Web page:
As content strategy continues to emerge as an important UX discipline, alongside usability, interaction design, visual design and information architecture, content strategists will work with other UX professionals, closely and under scrutiny. What makes this challenging is that for many UX professionals, content strategy is still murky. While working with a content strategist for the first time, many UXers may not truly understand your role.

Here are five tips for maximizing your professional working relationship with an information architect (IA).

Tip 1: Spend Time Defining Your Roles

Sometimes I think we are so pressured to dive into the work that we don’t spend the time talking about the details of how we each will approach the project from our own unique focus. While we may talk about the project -- goals, background, clients, set of particulars -- we don’t necessarily spend the time – upfront -- to explain what content strategy is and how it can inform both the practice of IA and UX in general.

Spend 30 minutes (yes, even if it’s billable), talking to your partner about your view of content strategy and how it might relate to this project. You may think that your main role as a content strategist is to help the IA understand how many different types of content there are and what their priority should be in the visual hierarchy. But, the IA may think that your role is to help him with linguistic cues for links and writing supportive content for modules. Be clear so both of you know exactly what success will look like -- and not in the grand scheme -- but in the details.

Tip 2: Talk about Your Backgrounds

After you understand the real goals of the project -- and I know very often these are sliding targets -- you may want to spend some more time talking about how your experience as a content strategist will help this project be successful. If your job is to help design a digital publishing strategy, then perhaps you should discuss a past project with those goals. If your job is to write supportive content, give the IA a rundown of best practices for digital writing so she knows exactly where you stand and what your background is. By understanding the types of projects you have each worked on in the past, you will have a better idea of your approaches to this particular project.

Tip 3: Explain the Inputs You Need

Remember, if you’re new on the project, you may not understand all the things you need to know to ensure success. I tend to make this mistake sometimes -- I assume that my journalistic training and general curiosity about things will fill in the blanks. People are just too busy to explain though, and if they’ve been with a client a long time, or they’ve been working on a project for years, they just may not realize the critical pieces of information you need to know. Remember, they have never worked with a content strategist before, so they don’t necessarily know you NEED TO KNOW THAT.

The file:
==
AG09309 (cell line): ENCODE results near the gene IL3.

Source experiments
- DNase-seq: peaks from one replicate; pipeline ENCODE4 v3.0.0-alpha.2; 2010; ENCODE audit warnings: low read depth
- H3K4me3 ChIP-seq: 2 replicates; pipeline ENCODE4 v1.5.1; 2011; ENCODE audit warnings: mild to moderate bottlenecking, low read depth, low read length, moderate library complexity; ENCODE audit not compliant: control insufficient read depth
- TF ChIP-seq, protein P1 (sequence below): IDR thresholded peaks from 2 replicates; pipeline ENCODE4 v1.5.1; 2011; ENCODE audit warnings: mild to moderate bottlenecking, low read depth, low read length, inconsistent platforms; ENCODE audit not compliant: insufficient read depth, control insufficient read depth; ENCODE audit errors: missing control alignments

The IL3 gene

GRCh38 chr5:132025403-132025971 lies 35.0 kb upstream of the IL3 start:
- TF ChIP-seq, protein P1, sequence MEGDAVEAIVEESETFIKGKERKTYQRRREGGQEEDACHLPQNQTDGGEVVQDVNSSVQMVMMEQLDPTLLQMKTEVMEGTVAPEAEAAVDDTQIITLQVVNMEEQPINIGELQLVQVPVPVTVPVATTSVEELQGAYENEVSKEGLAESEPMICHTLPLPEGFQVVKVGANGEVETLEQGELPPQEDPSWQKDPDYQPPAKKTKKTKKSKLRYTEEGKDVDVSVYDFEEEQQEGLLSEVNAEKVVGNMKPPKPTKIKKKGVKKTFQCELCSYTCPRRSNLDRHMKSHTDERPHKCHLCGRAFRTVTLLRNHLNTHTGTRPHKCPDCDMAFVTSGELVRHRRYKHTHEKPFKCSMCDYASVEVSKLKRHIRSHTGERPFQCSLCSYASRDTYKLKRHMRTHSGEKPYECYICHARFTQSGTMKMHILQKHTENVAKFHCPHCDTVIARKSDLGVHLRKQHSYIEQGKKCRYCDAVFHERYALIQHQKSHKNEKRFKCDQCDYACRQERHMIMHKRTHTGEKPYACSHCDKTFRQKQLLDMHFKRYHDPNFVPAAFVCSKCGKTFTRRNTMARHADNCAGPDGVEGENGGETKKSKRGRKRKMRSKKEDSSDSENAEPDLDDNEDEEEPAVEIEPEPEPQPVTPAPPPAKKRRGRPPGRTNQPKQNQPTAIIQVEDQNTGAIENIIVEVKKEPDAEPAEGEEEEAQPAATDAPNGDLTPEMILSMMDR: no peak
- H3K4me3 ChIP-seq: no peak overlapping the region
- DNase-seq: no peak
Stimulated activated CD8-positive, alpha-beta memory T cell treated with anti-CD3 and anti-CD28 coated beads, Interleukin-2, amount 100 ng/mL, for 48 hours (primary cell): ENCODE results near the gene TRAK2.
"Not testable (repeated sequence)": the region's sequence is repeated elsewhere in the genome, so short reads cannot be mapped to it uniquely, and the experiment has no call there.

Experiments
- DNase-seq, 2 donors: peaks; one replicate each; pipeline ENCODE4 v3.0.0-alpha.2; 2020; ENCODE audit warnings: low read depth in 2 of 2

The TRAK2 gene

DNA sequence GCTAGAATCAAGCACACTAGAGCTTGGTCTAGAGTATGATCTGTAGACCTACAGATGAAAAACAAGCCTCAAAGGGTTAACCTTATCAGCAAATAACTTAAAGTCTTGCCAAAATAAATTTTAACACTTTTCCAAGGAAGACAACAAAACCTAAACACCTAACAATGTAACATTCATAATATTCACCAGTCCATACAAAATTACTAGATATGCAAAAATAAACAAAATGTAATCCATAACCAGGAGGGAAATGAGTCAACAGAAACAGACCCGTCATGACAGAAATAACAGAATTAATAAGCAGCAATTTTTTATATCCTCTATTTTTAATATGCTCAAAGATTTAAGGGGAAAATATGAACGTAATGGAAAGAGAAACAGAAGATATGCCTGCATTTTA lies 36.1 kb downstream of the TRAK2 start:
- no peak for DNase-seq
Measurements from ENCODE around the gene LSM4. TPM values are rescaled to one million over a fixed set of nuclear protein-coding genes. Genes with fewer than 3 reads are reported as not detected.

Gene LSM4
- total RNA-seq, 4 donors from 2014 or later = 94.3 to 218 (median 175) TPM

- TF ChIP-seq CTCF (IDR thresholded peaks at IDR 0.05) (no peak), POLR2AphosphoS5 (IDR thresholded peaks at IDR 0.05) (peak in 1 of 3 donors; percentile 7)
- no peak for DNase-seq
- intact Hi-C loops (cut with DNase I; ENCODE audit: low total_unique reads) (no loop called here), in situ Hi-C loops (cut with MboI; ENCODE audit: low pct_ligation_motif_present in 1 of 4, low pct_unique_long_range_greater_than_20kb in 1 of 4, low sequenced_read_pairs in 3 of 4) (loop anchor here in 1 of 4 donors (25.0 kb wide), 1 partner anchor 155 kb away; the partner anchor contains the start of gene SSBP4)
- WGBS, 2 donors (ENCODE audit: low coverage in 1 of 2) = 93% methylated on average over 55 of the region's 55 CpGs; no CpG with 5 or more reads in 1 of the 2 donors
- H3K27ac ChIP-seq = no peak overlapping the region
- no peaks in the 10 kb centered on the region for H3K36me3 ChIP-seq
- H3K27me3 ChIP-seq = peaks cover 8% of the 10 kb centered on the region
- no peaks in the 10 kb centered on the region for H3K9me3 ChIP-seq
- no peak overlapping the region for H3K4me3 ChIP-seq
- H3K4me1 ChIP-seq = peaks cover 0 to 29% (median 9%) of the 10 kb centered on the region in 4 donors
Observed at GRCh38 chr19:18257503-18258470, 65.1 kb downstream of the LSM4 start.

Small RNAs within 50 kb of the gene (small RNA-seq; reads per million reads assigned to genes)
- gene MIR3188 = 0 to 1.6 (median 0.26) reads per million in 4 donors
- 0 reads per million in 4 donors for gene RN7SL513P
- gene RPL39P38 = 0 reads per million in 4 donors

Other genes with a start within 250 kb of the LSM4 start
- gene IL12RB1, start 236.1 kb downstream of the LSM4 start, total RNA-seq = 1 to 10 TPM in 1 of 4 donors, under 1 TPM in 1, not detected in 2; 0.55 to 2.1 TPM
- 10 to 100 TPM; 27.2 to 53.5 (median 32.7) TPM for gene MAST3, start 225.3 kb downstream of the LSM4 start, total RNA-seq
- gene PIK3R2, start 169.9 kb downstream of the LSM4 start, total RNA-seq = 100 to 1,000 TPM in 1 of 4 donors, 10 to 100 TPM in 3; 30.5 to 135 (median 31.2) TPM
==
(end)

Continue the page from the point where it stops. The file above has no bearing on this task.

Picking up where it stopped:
A good way to manage this is to say, “In the past, the inputs that have guaranteed success for me on these types of projects are X, Y and Z.” Being clear and straightforward typically is the best way to go. I mean, you can look under rocks if you’d like, but I’ve never had much success with that method.

Tip 4: Respect What the IA Needs to Do

At the end of the day, an IA has a very clear set of deliverables. A content strategist does not (usually). It is important to understand how the IA will define success at the end of the project. The biggest challenge with the content strategist/IA relationship is that they can end up in a power struggle -- try to avoid that.

Projects are not about ego -- they are about serving the client and doing great work. Collaboration is always key to a better product -- state your opinion respectfully. If he doesn’t like it, or can explain why it may not be best for the project, move along. I’m not saying he knows better, but sometimes the best you can do is give him something to think about for next time.

Tip 5: Have a Beer and a Laugh

When I look back at the projects that have gone awry, it is ALWAYS because I did not take the extra 15 minutes to get to know the person as a person, instead of just another professional I was working with. So try if you can (and no, not on billable hours) to go for coffee or a drink, or grab lunch and DON’T TALK ABOUT WORK. Find out who this person is -- does she like tennis or golf? Is she interested in politics or entertainment? Cats or dogs? When you build relationships with people, the work goes more smoothly and you can actually laugh about conflict if you feel a tussle coming on.

Your Tips and Comments

So, all you IA’s and content strategists -- any war stories from the field? We’d love to hear them in the comments -- or if you’re so inclined, other tips you have for working together.

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